Skip to main content

ROMS 1114 Semiotics (FWS Fall 2017): Evaluating

This is a library research guide for Prof. Ti Akire's First-year Writing Seminar

How to identify scholarly journal articles

More context

Romainmotier: geographic location

Assess your sources: is this source suitable for my paper/argument?

Evaluating the sources you find is a crucial step in the process of library research. The questions you ask about books, periodical articles, web pages, or multimedia sources are similar whether you're looking at a citation to the item or have the item in hand.

How to Critically Analyze Information Sources
Lists some of the critical questions you should ask when you consider the appropriateness of a particular book, article, media resource, or Web site for your research.

Distinguishing Scholarly from Non-Scholarly Periodicals: A Checklist of Criteria
Shows how to evaluate periodicals by looking at their format, intended audience, and appearance.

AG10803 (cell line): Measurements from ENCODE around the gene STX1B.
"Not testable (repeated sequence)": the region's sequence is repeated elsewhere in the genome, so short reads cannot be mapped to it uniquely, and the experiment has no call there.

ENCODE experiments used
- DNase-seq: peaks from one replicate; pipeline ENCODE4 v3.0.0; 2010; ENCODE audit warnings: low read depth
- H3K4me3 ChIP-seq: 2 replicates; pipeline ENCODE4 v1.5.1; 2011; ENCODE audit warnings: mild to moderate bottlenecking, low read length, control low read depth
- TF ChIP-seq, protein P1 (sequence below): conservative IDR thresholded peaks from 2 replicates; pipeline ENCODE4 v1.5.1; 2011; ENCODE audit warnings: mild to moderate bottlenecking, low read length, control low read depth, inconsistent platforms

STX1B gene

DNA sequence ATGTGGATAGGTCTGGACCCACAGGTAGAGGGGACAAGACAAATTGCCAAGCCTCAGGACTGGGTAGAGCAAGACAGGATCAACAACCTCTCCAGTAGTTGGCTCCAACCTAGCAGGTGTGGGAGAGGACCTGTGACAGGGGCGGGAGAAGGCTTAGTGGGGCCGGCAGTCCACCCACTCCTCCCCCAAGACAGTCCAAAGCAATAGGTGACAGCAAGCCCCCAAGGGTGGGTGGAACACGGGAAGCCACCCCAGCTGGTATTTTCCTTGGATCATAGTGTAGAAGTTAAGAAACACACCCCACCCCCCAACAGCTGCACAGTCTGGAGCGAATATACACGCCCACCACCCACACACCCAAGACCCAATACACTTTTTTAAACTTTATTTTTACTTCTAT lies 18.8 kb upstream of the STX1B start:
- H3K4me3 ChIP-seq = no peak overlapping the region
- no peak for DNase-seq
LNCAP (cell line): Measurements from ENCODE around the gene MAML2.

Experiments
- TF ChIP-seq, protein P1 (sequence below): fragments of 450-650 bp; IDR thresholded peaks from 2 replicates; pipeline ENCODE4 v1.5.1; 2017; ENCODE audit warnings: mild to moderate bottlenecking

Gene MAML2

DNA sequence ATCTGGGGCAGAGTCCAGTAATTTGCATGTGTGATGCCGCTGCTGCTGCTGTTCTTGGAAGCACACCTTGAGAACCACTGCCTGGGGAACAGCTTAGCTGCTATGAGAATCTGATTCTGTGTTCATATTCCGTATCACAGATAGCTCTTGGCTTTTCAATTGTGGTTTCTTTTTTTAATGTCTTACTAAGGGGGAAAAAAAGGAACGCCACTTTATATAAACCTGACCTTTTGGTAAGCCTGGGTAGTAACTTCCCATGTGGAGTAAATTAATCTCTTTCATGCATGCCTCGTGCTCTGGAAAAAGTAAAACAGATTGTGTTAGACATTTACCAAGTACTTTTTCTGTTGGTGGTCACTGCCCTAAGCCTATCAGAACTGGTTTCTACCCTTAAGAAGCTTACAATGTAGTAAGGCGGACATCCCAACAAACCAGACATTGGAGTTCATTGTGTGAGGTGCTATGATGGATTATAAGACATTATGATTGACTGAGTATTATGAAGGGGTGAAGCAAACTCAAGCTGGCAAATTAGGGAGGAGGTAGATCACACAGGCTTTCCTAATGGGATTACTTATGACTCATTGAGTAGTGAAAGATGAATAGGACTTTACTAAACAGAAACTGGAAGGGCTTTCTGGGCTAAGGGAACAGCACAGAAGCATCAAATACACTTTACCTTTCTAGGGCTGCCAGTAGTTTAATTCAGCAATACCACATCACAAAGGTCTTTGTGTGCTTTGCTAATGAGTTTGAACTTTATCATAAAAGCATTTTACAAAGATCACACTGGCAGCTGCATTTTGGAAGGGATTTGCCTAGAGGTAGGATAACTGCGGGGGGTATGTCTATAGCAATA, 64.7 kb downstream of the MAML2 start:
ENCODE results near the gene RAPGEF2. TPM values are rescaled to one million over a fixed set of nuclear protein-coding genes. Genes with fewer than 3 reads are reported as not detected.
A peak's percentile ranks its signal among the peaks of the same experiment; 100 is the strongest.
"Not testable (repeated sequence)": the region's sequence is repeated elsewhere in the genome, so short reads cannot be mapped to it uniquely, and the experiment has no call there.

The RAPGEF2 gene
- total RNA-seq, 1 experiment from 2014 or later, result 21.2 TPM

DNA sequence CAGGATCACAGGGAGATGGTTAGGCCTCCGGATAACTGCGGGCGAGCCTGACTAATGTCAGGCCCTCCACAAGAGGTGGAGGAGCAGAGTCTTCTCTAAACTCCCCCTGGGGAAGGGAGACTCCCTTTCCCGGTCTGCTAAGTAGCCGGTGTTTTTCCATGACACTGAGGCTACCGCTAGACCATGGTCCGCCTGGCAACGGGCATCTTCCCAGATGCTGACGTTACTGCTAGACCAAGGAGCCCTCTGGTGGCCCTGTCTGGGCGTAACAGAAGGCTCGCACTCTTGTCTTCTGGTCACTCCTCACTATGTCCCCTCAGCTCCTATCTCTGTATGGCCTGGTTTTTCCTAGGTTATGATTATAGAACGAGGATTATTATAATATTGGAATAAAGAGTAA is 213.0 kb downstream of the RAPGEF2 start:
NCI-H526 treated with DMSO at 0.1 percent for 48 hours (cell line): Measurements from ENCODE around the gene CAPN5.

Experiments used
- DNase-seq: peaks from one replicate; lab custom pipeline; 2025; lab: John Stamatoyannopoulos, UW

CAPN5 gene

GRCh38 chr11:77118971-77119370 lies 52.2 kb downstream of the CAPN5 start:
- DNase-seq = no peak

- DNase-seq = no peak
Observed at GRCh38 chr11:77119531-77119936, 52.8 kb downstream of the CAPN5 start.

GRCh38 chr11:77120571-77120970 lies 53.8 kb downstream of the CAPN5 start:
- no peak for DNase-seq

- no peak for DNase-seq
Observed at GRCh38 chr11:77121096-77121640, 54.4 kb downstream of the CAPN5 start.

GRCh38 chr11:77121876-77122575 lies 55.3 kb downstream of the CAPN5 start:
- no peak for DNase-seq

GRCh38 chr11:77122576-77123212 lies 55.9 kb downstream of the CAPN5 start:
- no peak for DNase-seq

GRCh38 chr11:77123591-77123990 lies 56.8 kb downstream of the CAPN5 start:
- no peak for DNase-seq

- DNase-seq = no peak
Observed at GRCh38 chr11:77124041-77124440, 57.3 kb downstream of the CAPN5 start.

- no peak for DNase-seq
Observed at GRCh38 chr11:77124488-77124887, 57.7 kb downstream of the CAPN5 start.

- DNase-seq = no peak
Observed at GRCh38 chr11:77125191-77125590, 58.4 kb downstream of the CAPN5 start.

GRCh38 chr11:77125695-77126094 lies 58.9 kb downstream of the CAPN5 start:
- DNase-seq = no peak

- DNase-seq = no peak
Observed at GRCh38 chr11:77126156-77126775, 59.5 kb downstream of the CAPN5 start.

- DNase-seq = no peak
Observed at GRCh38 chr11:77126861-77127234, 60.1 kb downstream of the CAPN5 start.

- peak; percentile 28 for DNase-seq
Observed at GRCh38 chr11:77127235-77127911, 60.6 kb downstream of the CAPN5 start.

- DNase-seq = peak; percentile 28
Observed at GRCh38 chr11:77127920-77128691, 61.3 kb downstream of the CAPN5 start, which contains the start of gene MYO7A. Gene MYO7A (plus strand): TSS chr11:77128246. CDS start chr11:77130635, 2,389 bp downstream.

Five Criteria for Evaluating Web Sites
Offers a table of questions to ask.

The C.R.A.P test (for evaluating your sources)


  • How recent is the information?
  • How recently has the website been updated?
  • Is it current enough for your topic?


  • What kind of information is included in the resource?
  • Is content of the resource primarily opinion? Is it balanced?
  • Does the creator provide references or sources for data or quotations?


  • Who is the creator or author?
  • What are the credentials?
  • Who is the publisher or sponsor?
  • Are they reputable?
  • What is the publisher’s interest (if any) in this information?
  • Are there advertisements on the website?

Purpose/Point of View

  • Is this fact or opinion?
  • the creator/author trying to sell you something?
  • Is it biased?

With thanks to Lisa Gold, a creative researcher who blogs at Retrieved March 21, 2116.

Web Accessibility Assistance